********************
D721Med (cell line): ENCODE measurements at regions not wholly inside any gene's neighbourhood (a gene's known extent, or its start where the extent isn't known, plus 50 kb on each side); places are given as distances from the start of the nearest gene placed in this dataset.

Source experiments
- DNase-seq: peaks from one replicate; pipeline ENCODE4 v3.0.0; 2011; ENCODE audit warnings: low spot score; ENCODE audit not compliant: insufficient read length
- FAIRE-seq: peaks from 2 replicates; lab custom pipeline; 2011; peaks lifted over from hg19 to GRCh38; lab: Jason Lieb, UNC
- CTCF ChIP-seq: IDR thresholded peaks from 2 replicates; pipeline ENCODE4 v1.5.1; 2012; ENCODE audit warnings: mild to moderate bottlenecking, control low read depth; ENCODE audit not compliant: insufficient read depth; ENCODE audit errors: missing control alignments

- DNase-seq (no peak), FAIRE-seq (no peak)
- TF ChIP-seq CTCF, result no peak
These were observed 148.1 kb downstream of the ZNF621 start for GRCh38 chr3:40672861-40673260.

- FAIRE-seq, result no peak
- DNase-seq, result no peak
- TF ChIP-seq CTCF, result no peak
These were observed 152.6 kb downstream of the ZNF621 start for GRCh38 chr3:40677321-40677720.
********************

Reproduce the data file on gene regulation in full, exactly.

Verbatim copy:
D721Med (cell line): ENCODE measurements at regions not wholly inside any gene's neighbourhood (a gene's known extent, or its start where the extent isn't known, plus 50 kb on each side); places are given as distances from the start of the nearest gene placed in this dataset.

Source experiments
- DNase-seq: peaks from one replicate; pipeline ENCODE4 v3.0.0; 2011; ENCODE audit warnings: low spot score; ENCODE audit not compliant: insufficient read length
- FAIRE-seq: peaks from 2 replicates; lab custom pipeline; 2011; peaks lifted over from hg19 to GRCh38; lab: Jason Lieb, UNC
- CTCF ChIP-seq: IDR thresholded peaks from 2 replicates; pipeline ENCODE4 v1.5.1; 2012; ENCODE audit warnings: mild to moderate bottlenecking, control low read depth; ENCODE audit not compliant: insufficient read depth; ENCODE audit errors: missing control alignments

- DNase-seq (no peak), FAIRE-seq (no peak)
- TF ChIP-seq CTCF, result no peak
These were observed 148.1 kb downstream of the ZNF621 start for GRCh38 chr3:40672861-40673260.

- FAIRE-seq, result no peak
- DNase-seq, result no peak
- TF ChIP-seq CTCF, result no peak
These were observed 152.6 kb downstream of the ZNF621 start for GRCh38 chr3:40677321-40677720.